Learning theories for the 21st century: Situated cognition

I’m currently enrolled in a course on learning theories for the 21st century. Each week, a blog reflection on the seminal texts in the literature is required. Thought it would be good to share the knowledge with a broader community. Hope you find something applicable to your own practice.

Brown, J.S., Collins, A, & Daguid, P. (1989). Situated cognition and the culture of learning. Educational Researcher, 18(32), 32-42.

The theory of situated cognition is itself situated at the intersection of experiential, distributed cognition, and sociocultural theories of learning, in which “Activity, concept, and culture are interdependent” (33). Principles of cognition that can be derived from the theory include:

1. Learning and activity are indistinct.

2. Knowledge is distributed across a context, in mental processes, but also environmental structures and artifacts. (36)

3. Culture imbues tools with meaning. Understanding how to use a tool requires an understanding of the culture.

Learning understood as active, immanently social, and distributed across the context of learning is promoted through the method of ‘cognitive apprenticeship,’ in which students “are enculturated into authentic practices through activity and social interaction” (37).

While situated cognition provides a flexible framework for meaningful research and practice, it also raises several questions concerning implementation and assessment. It is not entirely clear how the learning process is scaffolded by cognitive apprenticeship. It is said that ” teachers and colleagues support students’ attempts at doing the task. And finally they empower the students to continue independently” (39). The nature of the support–explicit or implicit?– and how the teachers will know when the students are “empowered” is left unsaid. I also wish the authors would have suggested ideas for assessing the development of learning via cognitive apprenticeship. It would seem to require a performance based assessment, illustrating competence of an activity in an authentic setting. This raises further issues of standardisation and feasibility. Also curious what motivates a student to go from ‘legitimate peripheral participation’ to active participation in a community? Is motivation also distributed across peers, teachers, tools, and environmental structures?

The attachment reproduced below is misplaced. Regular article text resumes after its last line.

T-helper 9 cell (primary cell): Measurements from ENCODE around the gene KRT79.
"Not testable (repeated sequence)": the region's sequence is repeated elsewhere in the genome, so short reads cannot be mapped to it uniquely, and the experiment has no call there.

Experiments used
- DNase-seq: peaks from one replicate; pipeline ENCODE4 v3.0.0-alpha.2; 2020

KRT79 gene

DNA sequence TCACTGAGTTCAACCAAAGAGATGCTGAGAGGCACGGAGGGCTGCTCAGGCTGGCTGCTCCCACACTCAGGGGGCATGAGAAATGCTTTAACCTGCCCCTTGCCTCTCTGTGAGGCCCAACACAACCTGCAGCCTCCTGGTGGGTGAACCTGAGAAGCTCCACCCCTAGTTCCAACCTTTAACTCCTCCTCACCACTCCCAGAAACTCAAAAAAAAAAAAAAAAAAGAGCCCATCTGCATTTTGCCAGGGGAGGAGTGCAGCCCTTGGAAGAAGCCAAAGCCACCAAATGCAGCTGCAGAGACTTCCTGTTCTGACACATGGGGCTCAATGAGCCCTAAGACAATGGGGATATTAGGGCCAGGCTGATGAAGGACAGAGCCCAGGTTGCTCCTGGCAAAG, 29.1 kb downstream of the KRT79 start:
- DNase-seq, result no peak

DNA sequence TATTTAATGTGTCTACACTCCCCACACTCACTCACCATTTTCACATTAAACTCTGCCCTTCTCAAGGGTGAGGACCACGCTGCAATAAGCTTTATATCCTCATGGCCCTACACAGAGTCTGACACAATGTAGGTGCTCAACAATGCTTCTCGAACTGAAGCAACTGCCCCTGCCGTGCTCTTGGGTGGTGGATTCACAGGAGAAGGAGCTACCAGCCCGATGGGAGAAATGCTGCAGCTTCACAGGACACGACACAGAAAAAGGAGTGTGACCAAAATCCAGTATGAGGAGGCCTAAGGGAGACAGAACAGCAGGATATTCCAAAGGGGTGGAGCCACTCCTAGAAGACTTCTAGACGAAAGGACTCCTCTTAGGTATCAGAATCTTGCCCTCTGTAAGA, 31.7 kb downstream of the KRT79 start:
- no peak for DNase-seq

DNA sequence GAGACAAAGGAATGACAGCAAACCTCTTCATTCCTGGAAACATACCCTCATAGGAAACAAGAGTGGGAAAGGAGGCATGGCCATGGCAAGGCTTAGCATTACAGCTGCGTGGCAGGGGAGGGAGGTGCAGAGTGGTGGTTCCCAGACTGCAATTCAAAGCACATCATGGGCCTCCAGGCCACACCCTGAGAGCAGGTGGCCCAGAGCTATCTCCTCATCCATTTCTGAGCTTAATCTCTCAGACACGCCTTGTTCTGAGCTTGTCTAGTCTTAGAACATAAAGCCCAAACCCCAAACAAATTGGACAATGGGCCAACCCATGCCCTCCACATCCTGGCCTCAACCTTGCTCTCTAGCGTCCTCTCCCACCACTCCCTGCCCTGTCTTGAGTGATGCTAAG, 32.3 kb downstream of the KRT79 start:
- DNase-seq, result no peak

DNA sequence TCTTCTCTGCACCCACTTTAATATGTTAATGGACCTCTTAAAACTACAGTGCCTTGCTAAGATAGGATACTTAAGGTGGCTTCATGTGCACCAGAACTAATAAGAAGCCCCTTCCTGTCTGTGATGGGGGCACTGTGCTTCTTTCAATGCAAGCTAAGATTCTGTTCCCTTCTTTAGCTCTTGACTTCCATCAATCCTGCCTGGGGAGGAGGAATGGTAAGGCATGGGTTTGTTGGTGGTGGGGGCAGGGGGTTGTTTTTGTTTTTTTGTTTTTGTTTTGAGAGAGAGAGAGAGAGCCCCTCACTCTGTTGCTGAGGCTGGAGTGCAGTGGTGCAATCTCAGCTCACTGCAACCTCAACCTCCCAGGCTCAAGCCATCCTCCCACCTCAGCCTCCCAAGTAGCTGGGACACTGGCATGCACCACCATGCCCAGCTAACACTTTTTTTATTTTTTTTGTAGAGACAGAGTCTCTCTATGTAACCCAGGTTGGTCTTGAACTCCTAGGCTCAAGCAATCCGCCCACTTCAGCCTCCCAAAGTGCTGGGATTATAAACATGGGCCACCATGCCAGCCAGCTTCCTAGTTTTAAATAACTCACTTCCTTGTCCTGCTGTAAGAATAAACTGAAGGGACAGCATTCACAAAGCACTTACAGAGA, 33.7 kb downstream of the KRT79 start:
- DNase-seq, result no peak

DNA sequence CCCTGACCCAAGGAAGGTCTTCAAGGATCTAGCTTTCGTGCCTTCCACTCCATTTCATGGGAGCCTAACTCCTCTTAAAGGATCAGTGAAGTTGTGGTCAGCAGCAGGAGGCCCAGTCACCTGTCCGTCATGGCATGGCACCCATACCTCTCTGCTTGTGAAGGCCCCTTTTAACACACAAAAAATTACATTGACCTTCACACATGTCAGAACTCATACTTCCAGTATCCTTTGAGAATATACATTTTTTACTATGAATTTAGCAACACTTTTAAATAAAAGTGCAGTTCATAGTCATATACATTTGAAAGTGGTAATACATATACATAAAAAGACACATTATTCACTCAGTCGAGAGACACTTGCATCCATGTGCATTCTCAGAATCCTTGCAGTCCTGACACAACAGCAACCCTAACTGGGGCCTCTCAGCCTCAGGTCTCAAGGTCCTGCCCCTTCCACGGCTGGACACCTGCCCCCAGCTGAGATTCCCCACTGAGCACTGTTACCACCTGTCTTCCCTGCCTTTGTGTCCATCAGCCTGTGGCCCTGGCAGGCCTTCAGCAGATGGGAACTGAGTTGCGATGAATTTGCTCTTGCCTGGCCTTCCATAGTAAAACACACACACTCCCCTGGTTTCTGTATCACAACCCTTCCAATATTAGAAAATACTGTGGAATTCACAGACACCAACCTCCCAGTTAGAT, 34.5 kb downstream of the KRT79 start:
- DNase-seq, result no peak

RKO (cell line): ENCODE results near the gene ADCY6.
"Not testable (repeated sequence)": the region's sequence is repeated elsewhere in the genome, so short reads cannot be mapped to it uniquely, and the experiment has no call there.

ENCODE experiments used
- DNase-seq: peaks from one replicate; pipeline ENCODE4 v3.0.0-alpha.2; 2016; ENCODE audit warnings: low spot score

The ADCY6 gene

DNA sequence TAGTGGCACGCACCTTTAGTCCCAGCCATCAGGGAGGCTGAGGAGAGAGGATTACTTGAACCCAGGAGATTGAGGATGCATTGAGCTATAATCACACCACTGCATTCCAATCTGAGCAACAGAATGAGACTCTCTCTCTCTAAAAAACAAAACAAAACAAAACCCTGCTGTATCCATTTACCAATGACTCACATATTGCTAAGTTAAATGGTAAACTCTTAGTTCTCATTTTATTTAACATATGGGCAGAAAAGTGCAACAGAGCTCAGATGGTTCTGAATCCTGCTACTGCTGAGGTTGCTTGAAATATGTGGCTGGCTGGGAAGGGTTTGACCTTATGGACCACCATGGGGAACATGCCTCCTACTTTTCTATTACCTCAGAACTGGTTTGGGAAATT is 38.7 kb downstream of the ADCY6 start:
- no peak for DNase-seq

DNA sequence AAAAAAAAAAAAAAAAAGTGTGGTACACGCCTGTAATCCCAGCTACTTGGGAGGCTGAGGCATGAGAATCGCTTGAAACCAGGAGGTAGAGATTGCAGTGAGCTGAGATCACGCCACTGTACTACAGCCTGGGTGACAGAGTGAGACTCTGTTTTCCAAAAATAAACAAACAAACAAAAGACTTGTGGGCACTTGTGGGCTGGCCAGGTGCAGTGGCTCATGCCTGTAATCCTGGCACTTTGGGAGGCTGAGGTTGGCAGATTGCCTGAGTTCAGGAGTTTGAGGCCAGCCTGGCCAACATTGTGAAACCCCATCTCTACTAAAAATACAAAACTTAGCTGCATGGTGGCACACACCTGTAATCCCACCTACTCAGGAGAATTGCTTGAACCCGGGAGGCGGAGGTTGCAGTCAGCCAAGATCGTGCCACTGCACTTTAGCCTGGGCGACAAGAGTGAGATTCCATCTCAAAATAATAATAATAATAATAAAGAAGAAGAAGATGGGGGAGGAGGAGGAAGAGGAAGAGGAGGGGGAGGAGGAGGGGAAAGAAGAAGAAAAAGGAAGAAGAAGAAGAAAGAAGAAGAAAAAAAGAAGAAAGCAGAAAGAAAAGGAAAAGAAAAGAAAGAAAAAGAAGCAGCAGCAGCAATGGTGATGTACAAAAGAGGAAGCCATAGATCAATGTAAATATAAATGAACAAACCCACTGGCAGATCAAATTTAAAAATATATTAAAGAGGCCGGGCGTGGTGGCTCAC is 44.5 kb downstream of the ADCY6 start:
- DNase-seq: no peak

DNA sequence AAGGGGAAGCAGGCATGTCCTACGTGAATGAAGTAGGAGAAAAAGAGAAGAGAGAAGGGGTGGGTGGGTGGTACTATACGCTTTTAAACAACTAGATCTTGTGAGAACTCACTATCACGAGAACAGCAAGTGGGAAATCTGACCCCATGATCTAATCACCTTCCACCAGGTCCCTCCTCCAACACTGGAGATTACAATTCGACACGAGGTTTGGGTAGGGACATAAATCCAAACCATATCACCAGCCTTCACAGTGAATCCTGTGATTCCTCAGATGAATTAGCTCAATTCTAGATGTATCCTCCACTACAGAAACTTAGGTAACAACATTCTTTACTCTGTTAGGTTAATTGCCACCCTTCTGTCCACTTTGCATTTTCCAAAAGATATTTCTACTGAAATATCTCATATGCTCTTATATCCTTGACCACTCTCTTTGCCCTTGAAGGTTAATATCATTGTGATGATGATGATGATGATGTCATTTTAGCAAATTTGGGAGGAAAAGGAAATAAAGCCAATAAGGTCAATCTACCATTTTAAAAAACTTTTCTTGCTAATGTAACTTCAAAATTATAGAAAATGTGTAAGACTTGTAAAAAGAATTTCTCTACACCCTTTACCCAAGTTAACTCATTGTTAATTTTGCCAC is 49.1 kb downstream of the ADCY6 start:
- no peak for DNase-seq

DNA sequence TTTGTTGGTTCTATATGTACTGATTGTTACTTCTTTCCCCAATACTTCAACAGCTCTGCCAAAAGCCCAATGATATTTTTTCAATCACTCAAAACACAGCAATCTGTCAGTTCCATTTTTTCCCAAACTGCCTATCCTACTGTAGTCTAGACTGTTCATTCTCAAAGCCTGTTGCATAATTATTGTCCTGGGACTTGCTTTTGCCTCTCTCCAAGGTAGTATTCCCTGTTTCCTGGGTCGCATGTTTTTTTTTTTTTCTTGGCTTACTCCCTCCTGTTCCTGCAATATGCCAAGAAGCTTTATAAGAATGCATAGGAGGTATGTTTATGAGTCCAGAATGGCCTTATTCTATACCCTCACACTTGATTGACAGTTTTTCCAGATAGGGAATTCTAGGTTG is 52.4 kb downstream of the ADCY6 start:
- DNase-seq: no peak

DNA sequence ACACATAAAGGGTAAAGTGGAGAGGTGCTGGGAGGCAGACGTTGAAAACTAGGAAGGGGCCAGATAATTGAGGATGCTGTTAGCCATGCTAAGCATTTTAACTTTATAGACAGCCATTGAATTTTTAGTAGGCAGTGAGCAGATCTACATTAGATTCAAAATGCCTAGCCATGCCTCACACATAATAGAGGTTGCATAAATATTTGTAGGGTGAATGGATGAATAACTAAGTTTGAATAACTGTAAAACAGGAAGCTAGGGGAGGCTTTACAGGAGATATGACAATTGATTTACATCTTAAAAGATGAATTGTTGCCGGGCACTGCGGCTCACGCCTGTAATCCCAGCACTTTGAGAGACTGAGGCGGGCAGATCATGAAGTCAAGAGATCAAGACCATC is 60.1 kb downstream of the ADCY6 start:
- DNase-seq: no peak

One thought on “Learning theories for the 21st century: Situated cognition”

  1. Interesting. I wonder about the logistics of facilitating authentic apprenticeships en masse.

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